Japan has been operating in a challenging economic context since the early 1990s. Despite this, the country has succeeded in increasing investment in health and social care, resulting in major changes to the delivery of care for older people. This project explores how the Japanese Government has achieved such change and examines the interesting points of consideration for reform in England.
In this video interview, Rt Hon Paul Burstow MP describes the need for social care reform in England.
The economic and demographic situation in Japan might seem at first glance to represent an impossible challenge. By 2050, over 35 per cent of the Japanese population are projected to be over 65 years old but the country’s health care expenditure was 8.5 percent in 2011 – compared to the UK’s 9.8 per cent.
With the proportion of older inhabitants projected to become one of the largest in the world, how will Japan maintain its current levels of service delivery?
The introduction of long-term care insurance in 2000 makes Japan a particularly interesting case study of health and social care reform for England as it grapples with the issue of social care funding.
Whilst facing similar challenges to the English NHS, Japan has increased investment in health and social care, changed patterns of care and altered attitudes towards services
The Japanese Government has been successful in changing deeply-ingrained attitudes towards services, putting in place a new system of long-term care designed to offer comprehensive care to older people whilst taking pressure off overloaded health services.
In introducing a long-term care insurance system, the Government has tried to tackle historically high rates of hospital utilisation, which have been fuelled partly by stigma associated with care homes.
Japan’s attempts to bring about large-scale system reform offers interesting learning for us not least because the country shares many of the same challenges that England now faces.
It shares a challenging financial future and concerns about sustainability of health and long-term care services are pressing. Against this backdrop, it is observing an increase in the prevalence of long-term conditions such as dementia.
The development of more preventative care and proactive management of risk is a priority in both countries in our efforts to tackle the over reliance on inpatient and residential care.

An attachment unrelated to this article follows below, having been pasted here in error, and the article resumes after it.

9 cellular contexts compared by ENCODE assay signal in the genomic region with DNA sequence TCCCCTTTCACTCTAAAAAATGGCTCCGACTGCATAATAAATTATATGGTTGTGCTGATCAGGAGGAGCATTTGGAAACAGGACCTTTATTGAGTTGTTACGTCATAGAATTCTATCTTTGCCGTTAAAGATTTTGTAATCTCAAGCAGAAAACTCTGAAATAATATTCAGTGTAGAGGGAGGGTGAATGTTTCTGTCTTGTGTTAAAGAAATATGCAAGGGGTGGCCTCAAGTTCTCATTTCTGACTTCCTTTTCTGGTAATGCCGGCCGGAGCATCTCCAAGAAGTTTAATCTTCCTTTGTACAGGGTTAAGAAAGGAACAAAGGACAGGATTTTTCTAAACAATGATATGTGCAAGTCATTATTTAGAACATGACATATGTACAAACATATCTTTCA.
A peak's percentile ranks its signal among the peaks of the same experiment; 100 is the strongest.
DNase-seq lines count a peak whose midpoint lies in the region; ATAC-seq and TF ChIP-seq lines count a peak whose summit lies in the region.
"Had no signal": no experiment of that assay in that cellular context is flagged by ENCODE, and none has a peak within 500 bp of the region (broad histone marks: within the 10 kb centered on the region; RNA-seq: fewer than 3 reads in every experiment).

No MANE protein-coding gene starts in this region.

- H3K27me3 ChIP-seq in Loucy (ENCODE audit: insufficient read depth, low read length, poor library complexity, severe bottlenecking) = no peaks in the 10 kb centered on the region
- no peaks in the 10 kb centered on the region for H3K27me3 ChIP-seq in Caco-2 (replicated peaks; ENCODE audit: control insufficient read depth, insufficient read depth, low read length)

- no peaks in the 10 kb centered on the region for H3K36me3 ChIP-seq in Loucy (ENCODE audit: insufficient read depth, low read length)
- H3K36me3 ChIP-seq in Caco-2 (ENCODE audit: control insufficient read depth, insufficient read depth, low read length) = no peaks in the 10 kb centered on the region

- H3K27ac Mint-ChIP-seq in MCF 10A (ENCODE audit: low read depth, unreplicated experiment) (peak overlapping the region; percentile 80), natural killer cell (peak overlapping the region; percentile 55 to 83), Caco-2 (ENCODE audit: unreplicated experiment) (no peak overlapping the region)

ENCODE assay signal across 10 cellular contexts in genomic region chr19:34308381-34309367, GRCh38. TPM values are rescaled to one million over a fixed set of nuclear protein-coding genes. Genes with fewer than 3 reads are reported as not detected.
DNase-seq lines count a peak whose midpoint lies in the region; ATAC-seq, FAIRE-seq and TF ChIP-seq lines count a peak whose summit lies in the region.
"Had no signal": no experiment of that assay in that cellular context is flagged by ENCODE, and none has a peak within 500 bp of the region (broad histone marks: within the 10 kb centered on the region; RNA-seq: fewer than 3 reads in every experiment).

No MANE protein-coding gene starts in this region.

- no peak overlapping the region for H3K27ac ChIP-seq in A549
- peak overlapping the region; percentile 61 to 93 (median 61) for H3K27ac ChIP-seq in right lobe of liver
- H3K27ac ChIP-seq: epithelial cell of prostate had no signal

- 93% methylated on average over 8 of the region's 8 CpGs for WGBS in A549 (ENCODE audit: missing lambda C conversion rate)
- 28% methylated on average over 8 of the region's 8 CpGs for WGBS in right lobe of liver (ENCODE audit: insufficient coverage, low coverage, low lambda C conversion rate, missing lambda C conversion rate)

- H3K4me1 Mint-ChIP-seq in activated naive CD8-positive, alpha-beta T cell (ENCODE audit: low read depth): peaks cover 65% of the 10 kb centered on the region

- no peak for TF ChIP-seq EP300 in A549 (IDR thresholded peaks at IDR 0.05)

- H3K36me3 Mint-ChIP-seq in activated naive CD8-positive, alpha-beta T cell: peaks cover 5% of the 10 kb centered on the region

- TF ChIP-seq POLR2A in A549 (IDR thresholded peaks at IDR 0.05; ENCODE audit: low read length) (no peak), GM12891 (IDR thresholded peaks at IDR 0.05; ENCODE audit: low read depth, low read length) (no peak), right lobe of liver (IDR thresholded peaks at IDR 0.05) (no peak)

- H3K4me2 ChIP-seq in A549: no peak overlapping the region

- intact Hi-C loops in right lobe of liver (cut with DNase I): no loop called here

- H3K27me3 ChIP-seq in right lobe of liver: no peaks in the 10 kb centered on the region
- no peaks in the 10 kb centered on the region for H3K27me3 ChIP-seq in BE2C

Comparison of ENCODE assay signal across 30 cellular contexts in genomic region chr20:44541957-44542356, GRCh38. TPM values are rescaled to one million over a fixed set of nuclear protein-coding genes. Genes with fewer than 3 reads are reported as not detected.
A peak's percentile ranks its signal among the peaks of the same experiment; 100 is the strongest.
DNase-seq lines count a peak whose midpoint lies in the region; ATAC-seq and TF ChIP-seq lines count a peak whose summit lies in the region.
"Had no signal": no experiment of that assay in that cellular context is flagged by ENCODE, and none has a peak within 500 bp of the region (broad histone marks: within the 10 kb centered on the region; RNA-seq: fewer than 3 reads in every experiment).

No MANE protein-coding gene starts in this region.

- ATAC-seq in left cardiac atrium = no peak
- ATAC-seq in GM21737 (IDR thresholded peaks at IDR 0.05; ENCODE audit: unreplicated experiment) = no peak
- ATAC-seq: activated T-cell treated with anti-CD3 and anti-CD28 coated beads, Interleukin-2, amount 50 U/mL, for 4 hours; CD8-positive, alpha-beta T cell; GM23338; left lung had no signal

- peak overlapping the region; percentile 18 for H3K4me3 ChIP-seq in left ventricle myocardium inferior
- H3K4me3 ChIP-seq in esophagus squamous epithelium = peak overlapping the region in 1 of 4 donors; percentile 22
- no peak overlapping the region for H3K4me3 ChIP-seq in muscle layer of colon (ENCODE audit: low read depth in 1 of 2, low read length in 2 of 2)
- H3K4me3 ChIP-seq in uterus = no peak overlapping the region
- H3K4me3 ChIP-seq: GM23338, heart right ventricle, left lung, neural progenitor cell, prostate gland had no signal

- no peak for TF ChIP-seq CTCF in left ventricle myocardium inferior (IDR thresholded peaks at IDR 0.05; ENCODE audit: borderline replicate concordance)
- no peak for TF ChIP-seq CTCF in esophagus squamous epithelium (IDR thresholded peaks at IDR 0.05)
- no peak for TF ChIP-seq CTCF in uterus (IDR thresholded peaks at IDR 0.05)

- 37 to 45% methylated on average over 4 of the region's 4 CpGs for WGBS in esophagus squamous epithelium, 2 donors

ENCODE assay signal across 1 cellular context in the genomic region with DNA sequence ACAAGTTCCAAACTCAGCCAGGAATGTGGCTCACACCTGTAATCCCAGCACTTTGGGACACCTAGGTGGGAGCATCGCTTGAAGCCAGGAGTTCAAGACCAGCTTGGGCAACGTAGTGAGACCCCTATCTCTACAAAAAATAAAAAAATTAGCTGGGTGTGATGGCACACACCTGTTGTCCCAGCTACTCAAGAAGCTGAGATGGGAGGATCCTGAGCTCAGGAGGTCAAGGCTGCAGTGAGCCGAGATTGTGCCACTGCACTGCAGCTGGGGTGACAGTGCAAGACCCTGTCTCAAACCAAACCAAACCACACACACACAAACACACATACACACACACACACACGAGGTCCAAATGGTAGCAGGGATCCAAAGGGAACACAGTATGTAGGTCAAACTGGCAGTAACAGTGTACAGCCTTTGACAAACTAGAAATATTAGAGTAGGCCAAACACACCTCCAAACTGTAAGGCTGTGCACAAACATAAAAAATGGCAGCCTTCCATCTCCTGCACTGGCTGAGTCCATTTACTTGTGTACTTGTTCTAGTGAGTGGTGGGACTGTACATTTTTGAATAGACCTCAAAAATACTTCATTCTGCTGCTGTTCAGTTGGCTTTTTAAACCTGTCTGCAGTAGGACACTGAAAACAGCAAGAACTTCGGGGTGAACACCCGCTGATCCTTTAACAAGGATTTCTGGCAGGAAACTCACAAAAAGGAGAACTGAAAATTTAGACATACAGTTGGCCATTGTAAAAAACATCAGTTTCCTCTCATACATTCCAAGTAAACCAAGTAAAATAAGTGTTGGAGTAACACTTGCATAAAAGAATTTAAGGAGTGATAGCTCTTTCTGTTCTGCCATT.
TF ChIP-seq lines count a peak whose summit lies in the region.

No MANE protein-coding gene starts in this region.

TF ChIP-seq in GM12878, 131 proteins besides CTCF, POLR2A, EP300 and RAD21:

Japan is also particularly interesting because it has separate funding streams for health and social care and therefore faces challenges in integrating and coordinating care for complex older people.
This project has been established in order to exchange ideas and best practice with Japanese practitioners, policy-makers, academics and researchers.
There is almost universal agreement that the social care system in England needs urgent and fundamental reform, but despite this consensus various attempts at reform over the last 20 years have all stalled.
Finding a sustainable and fair model of funding for social care for our growing older population is a matter of significant political and policy attention in England.
In our report: Caring for an ageing population: points to consider from reform in Japan, we identify key issues related to reform in Japan and discuss how these link to the English context. Particular points of interest include financing and coverage, equity, diversity of providers, quality, choice and competition, volunteering and care co-ordination.
Our key collaborator, Professor Naoki Ikegami of the Keio University School of Medicine, visited the UK in May 2011 and a return study visit to Tokyo was organised in May 2012.
Joining Nuffield Trust’s Senior Fellow Natasha Curry and Fellow Holly Holder on their trip to Tokyo were Gill Ayling, Deputy Director of the Social Care, Local Government and Care Partnerships Directorate at the Department of Health and Dr Linda Patterson, Clinical Vice President of the Royal College of Physicians and Senior Geriatrician.
Also participating in a parallel and separately-funded visit were Andrew Chidgey from the Alzheimer’s Society and Beverley Bryant from Capita Health.
The project is jointly funded by the Nuffield Trust and the Great Britain Sasakawa Foundation.
We also held a joint event with the Daiwa Anglo-Japanese Foundation to discuss our key findings. Speaking at the event were Rt Hon Paul Burstow MP, Minister of State for Care Services (2010-2012); Masahiko Hayashi, Deputy Assistant to the Minister for International Affairs, Ministry of Health, Labour and Welfare, in Japan; and Dr Mayumi Hayashi, Leverhulme Early Career Fellow, Institute of Gerontology, King’s College London.